A critical moment has been reached in the fight against substance abuse in America. According to the Center for Disease Control, an average of 130 Americans die every day as a result of opioid overdose. Over the past two decades, this has evolved into a public health crisis, pushing the government to take drastic action in the fight against drug addiction.
With each new administration comes a new approach to combating the addiction epidemic. The White House Office of National Drug Control Policy recently released its drug control strategy, a brainchild of the government’s new drug czar, Jim Carroll. Though there have been doubts about the Trump Administration’s appointment, White House press secretary Sarah Huckabee defended Carroll’s credentials and abilities while speaking to the press.
Detractors have raised concerns about the new drug czar’s lack of experience in the healthcare industry, as well as reports that White House counselor KellyAnne Conway took the lead in shaping the department’s opioid strategy. Despite these doubts, the office of drug policy is moving forward with the administration’s official response to the opioid epidemic.
The drug czar’s strategy primarily focuses on preventative methods. Experts generally agree that strong punitive measures are ineffective and even harmful, so Carroll’s plan takes a more compassionate approach, while also enhancing the fight against drug traffickers. Though the strategy sets many lofty goals and outlines strategies for reaching them, it hones in on three primary areas of interest.
Three Areas of Interest in the Opioid Epidemic
Due to the rising death toll, Carroll’s strategy is mostly concerned with reducing drug-related deaths in the United States. In order to do this, the strategy focuses on three key goals to accomplish:
Reduce the number of filled opioid prescriptions by one-third
The vast majority of opioid drugs are acquired legally through legitimate prescriptions. Reducing the number of filled prescriptions begins with the medical community. While it is always possible for someone to forge a prescription, more often than not, opioid users get their drugs from trained professionals. By reducing filled drug prescriptions, either through legislation or a grassroots campaign to find alternatives, the Office of National Drug Control Policy hopes to greatly reduce the number of new patients getting hooked on opioids.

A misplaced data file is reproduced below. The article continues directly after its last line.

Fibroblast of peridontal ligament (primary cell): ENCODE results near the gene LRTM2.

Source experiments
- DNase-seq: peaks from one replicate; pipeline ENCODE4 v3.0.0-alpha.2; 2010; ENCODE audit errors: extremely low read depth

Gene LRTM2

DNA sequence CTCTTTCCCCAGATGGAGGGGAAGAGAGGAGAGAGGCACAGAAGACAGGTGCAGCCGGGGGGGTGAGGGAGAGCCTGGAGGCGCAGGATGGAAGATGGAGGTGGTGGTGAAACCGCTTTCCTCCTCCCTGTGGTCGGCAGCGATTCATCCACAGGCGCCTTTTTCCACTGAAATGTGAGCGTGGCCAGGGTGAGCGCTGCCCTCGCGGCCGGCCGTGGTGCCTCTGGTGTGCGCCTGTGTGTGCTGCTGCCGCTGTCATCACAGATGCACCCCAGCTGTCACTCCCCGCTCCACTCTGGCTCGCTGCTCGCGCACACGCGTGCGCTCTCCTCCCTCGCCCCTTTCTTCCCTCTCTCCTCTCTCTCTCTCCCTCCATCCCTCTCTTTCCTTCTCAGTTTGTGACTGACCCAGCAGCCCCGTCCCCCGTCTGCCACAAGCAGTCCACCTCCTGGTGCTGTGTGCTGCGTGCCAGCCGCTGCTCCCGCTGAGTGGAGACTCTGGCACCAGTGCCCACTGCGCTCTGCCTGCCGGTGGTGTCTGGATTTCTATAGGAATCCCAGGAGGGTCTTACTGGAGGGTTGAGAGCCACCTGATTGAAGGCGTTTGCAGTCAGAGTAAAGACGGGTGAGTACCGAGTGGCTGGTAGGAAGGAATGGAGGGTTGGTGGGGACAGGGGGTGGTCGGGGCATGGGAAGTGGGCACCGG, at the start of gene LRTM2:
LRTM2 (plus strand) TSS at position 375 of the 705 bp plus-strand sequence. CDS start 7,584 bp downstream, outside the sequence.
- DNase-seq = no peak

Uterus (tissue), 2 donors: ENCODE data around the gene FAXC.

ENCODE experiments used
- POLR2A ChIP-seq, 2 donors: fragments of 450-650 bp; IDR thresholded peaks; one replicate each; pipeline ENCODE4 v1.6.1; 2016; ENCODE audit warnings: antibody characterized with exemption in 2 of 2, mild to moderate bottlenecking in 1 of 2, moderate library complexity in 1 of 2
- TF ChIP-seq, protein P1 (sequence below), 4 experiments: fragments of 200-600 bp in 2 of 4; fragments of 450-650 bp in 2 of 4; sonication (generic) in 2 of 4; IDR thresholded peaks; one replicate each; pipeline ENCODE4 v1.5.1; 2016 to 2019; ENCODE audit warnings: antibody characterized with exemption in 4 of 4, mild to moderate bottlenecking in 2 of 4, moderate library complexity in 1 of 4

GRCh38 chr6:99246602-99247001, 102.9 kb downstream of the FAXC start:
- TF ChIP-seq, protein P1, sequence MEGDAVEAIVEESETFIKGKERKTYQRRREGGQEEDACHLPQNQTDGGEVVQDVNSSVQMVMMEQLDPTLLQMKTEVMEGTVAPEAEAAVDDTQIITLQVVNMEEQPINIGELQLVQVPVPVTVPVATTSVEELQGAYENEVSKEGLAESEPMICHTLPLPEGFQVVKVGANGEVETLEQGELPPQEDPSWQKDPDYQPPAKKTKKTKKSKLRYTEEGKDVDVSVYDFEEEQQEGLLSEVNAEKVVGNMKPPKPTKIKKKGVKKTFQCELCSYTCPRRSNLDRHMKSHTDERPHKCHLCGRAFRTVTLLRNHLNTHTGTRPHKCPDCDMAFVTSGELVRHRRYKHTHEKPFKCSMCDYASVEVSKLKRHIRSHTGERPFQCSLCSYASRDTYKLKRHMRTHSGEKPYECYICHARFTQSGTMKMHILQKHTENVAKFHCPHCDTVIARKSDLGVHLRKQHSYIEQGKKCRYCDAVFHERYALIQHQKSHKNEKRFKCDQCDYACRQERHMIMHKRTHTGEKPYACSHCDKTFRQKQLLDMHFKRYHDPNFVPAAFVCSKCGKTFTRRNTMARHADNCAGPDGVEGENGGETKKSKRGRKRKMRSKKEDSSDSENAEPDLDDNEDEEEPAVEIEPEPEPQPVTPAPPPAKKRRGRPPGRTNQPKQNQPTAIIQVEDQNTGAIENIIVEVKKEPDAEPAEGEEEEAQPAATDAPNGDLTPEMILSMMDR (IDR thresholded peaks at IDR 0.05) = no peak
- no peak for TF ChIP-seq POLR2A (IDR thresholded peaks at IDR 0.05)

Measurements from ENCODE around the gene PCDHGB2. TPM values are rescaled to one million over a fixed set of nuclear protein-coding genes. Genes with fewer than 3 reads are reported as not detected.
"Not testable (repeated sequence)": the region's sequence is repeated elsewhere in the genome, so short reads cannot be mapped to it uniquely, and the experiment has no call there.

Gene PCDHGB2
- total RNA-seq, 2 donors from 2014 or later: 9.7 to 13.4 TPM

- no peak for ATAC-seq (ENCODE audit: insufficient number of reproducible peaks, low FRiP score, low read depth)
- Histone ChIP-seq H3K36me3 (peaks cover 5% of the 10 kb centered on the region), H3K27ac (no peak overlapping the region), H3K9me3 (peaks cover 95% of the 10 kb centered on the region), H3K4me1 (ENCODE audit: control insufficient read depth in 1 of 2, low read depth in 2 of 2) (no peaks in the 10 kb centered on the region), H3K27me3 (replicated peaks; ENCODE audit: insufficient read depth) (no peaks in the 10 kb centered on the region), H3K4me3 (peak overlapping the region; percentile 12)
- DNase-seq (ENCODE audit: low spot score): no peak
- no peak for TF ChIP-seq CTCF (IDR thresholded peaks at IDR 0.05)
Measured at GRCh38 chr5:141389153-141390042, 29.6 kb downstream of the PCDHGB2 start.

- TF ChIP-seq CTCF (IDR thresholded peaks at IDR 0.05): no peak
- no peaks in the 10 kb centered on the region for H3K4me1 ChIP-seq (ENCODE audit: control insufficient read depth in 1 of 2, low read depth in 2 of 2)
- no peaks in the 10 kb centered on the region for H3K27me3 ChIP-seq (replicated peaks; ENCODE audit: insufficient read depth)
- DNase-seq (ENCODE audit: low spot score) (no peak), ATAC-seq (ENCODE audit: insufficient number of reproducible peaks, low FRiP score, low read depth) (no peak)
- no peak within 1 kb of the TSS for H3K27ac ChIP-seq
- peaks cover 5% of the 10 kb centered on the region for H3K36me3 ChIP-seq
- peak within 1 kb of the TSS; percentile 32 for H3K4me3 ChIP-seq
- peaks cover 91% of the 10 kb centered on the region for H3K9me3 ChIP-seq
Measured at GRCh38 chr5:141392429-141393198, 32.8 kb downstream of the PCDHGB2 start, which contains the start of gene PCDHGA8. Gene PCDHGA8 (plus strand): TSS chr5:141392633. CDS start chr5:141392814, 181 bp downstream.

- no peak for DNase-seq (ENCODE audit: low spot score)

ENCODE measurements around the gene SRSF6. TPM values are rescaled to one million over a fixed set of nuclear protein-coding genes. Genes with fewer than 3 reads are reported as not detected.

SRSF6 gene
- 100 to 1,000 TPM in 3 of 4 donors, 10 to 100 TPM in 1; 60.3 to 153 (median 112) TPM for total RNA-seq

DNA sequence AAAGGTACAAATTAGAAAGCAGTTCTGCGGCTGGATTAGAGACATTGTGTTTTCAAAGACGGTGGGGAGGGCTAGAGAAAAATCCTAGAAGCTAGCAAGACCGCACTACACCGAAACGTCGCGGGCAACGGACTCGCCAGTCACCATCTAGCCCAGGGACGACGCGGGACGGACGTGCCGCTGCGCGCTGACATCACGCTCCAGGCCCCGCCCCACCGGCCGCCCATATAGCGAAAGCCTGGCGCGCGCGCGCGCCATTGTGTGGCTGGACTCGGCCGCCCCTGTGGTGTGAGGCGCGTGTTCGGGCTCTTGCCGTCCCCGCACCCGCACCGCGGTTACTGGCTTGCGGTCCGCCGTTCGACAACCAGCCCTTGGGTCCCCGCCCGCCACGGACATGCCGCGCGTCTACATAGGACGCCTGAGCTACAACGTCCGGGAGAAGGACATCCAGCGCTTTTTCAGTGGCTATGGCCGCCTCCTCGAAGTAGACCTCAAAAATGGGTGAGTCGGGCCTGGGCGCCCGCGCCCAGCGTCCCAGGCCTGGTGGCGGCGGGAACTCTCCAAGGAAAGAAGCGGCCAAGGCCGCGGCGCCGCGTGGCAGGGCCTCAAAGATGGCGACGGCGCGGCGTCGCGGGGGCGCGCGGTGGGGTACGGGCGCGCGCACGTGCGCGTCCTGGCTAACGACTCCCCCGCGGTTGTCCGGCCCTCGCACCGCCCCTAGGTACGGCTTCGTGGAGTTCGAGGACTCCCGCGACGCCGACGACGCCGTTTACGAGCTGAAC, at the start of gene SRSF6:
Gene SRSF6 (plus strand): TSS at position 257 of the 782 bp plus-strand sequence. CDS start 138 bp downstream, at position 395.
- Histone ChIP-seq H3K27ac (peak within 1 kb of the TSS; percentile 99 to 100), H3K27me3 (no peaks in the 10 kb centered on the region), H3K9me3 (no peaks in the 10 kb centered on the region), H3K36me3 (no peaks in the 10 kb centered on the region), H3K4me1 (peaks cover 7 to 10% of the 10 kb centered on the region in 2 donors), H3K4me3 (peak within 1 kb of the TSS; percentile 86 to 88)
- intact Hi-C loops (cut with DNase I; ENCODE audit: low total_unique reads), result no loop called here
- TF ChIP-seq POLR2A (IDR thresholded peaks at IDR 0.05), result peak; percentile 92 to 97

Limit the number of illicit drugs available in the US
While the opioid crisis is at the forefront of Carroll’s strategy, it is also necessary to combat illicit and addictive drugs of all kinds in the United States. The Trump administration has frequently lambasted the state of the border, and decried the flow of illegal drugs coming into the US from other countries. The drug czar’s plan will focus on capturing these drugs, and cutting off future shipments at the source through more robust border security and increased funding for law enforcement.
Expanding and enhancing access to legitimate addiction treatment
Patients experiencing pain as a result of disease, surgery, or preexisting health issues can easily fill a prescription for opioids. This need to ease pain can quickly turn into a crippling addiction. Once a patient’s tolerance for the drug builds, they require more and more to reach the desired effect. If a patient is taking an opioid for chronic pain, or is trying to get “high,” it is very common to take one or two extra doses. However, even just one extra dose can be fatal. By informing the public and creating programs for drug users to learn about the effects of opioid use, the Trump administration hopes to greatly reduce the number of new users and help those currently addicted to opioids.
The Methods for Combating Substance Abuse in America
In addition to the three areas of interest above, Carroll’s strategy outlines specific actions that will be taken to reduce opioid addictions and deaths:
- Increase the number of permanent drug disposal sites across the United States
- Set priorities when combating drug traffickers by focusing on the largest organizations
- Evidence-based guidance for drug prescription dosage and frequency
- Media campaigns to promote opioid use prevention
- Creating work opportunities for those recovering from addiction
Though the new drug czar’s plan is encouraging, those addicted to opioids still require treatment. At Rise in Malibu, we strive to provide the latest medical and therapeutic methods to end opioid and other addictions for good. If you or a loved one are interested in more information, learn about our treatment options online or give us a call at 1-866-225-1084.